About a decade ago while watching my favorite surf video, I first stumbled upon the music of Mason Jennings. Since that day, he has become both Janny and my favorite musician. Any of you that went to our wedding heard his song as we walked down the aisle as a newly married couple (stalker alert #1)!!
Yes, his music is REALLY good, but more powerful than that are the stories that he tells through his profound and artful lyrics. I still haven’t seen this genre on iTunes, but I like to call his music “hopeful protest.” He isn’t willing to simply accept “the way things are,” while as the same time he paints beautiful word pictures of real life experiences that give a snapshot into a life and future rooted in common understanding. It is in his asking the hard questions that he forces the listener to examine and search for truth (see his song titled “Jesus are you real”).
I know I am running the risk of sounding like the roady who goes to every show, only speaks in “Mason Metaphors” and isn’t willing to wear anything other than sweat pants, but that is a risk I am willing to take (stalker alert #2)…
Couple cool recent Mason encounters:
- Janny and I were able to meet and have some conversation with Mason after his recent show down here in San Diego (stalker alert #3).
- He offered me permission to publish some of his lyrics in my book(stalker alert #4). Below is the first sneak peek inside Teaching Through the Art of Storytelling! This passage ends with the lyrics from one of Mason’s songs. Enjoy!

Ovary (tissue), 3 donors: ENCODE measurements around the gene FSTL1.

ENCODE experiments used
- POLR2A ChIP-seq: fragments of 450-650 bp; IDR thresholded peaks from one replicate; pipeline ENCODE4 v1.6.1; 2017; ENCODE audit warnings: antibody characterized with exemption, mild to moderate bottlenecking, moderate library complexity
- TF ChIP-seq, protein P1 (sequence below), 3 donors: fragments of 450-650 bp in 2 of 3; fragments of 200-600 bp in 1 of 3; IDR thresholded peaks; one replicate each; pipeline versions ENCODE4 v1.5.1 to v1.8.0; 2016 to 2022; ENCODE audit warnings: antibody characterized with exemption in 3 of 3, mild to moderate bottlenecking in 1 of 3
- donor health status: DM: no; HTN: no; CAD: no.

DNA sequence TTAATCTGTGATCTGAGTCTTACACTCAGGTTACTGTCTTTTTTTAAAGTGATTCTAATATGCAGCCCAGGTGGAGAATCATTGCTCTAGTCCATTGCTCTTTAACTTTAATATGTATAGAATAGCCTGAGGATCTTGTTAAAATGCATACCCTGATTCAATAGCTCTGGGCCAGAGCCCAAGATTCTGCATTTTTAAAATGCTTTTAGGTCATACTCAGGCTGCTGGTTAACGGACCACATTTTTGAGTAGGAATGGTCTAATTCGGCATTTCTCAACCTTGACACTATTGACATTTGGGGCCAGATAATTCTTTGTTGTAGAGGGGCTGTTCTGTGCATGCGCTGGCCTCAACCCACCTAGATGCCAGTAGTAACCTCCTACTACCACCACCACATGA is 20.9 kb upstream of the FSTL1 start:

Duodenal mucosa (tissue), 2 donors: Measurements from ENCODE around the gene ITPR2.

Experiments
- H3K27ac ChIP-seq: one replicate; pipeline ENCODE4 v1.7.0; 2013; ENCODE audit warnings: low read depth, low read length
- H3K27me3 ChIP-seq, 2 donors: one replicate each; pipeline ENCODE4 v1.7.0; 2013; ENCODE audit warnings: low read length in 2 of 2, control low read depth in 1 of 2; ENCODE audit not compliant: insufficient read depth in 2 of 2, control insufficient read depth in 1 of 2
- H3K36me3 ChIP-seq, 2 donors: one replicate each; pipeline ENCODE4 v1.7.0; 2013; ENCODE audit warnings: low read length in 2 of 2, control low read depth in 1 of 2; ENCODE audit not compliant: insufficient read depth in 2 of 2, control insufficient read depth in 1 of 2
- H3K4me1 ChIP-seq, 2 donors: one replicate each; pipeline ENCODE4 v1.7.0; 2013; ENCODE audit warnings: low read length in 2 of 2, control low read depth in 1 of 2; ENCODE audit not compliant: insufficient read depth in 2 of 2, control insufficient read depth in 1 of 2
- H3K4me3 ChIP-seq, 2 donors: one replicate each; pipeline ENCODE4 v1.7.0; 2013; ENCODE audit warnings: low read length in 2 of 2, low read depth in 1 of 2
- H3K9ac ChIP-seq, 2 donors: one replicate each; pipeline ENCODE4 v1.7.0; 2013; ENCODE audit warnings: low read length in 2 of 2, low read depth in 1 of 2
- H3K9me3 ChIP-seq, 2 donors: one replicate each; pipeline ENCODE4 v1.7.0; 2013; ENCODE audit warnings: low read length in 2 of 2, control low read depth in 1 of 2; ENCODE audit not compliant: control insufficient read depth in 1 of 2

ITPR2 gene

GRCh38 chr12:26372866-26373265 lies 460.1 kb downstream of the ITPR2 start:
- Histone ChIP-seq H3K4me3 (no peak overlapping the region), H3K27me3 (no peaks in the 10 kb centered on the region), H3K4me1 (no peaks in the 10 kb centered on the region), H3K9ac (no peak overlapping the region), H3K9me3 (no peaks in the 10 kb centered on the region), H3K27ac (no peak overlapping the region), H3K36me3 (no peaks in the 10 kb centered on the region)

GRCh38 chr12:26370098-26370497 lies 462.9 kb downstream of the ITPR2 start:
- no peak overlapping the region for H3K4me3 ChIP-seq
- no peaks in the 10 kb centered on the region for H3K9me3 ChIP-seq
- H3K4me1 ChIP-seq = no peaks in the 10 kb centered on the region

Excerpt from Pgs 59 & 60…
Standing in an ocean of people I’ve never seen before, I felt a connection. This was the place where each of our personal stories connected and became one story, if only for a few glorious hours. Most of us stood on the floor looking up at Mason Jennings, a poet-activist-folk musician . . . and our favorite storyteller. Based on the responses of those around me, it seemed that each of us felt like he was telling our story. Of course, many of us were interested in different things, and some of us had very different moral and spiritual convictions. But for now, in this place, we were able to put that aside to be a part of something bigger.
This was not a “Christian” concert or rally but rather a kind of conversation. Yet in this place, there was a sense of oneness. The lyrical sharing of lives and the stories that made up each of them was very real. And I could sense God here. God may not have been thrilled with what many in the crowd were doing (based on some the aromas I smelled from time to time), but that didn’t keep God from showing up in a real way.
Standing with my wife and a group of friends, I was blown away while listening to our voices singing songs in unison that asked profound, raw questions and called for change in the here and now. These songs looked at the parallel between the characteristics of Jesus and Dr. Martin Luther King, Jr. We were engaging in a message communicated through a beautiful, rhythmic medium that prompted many voices to rise together:
“Dr. King, I think often of you and the love that you learned from Jesus.
Alabama, Alabama . . . Bethlehem.
Dr. King, I think often of you and the love that you learned from Jesus.
Up ahead we have a mighty task, love the face behind hatred’s mask, on the day we understand our past, God Almighty we’ll be free at last.
Alabama, Alabama . . . Bethlehem.”